In the business world, software development is taken very seriously, and there are real consequences in putting out a bad product. Business depend on their products being reliable, and one tiny defect could cascade, causing huge problems downstream. You don't want to be that guy. In the financial world, a tiny mistake could cost millions, and even bankrupt a company. So... business owners are typically very protective of their code, and they don't want anyone tinkering around with something they are not supposed to be touching.

Try to just focus on the specific tasks at hand and have a clear understanding of the expectations. Do not try go above and beyond what is expected of you, at least until probation is over. Just show up every day on time, do your job without affecting others, and have a good rapport with your coworkers, and you will not get fired. Remember, you are not just being hired for your programming skills, that only gets you in the door. If you want to succeed, then you must also work on your soft skills as well. Your success hinges on having a good attitude, and getting along with others.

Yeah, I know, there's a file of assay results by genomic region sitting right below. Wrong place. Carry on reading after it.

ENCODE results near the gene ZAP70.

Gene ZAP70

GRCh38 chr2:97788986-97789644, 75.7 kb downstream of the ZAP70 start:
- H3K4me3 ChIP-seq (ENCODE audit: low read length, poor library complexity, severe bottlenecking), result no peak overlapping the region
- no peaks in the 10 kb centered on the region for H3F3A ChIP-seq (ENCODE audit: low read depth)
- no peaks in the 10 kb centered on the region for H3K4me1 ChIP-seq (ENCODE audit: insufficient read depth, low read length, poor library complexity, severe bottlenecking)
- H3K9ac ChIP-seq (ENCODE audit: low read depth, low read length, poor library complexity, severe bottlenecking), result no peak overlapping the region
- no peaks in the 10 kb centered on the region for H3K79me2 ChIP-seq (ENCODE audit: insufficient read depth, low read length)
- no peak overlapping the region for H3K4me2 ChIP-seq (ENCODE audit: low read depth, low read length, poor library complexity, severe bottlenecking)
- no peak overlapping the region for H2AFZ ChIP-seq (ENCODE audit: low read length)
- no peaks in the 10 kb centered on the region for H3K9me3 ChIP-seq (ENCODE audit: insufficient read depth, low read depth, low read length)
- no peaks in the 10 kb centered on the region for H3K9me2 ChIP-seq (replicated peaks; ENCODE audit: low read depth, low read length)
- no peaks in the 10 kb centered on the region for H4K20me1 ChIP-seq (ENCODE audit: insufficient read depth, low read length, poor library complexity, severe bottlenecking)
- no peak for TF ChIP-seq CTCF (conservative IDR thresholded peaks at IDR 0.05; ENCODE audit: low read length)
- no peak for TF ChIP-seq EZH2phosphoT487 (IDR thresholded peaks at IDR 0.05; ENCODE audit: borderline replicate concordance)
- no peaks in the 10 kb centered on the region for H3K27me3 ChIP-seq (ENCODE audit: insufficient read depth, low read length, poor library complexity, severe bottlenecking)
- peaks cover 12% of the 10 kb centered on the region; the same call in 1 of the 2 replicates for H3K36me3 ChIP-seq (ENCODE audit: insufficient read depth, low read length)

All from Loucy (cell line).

1. You realized the code was bad.
2. You acted on it trying to improve the code.
3. The managers did not appreciate this.

Well in some places your real help just won't be appreciated and they just want you to solve made up problems just to feed their sense of accomplishment. This might be one of these situations - I don't know for sure. If that is the case then there is not much you can do. You realize it is made up mumbo jumbo and you choose to try and do your best whatever you can that could benefit company.

I would say keep at it. Until you find a place where that is appreciated. Such places do exist.

Don't give up!

To add to what others have suggested: Imagine you were working X years at a company and a new-hire showed up and started indicating (through words and actions) that the existing work (that you and your coworkers had been working on for years) was "sloppy"/"worthless"/"had to change so new employee felt comfortable", how do you think you (and your co-workers) would respond when asked by the managers for your feedback on the new employee? I can't imagine anyone responding with: "Yes, I love working with him, and he sure knows his stuff". I would imagine the feedback being more: "Arrogant, know-it-all, does not seem able to integrate with the team"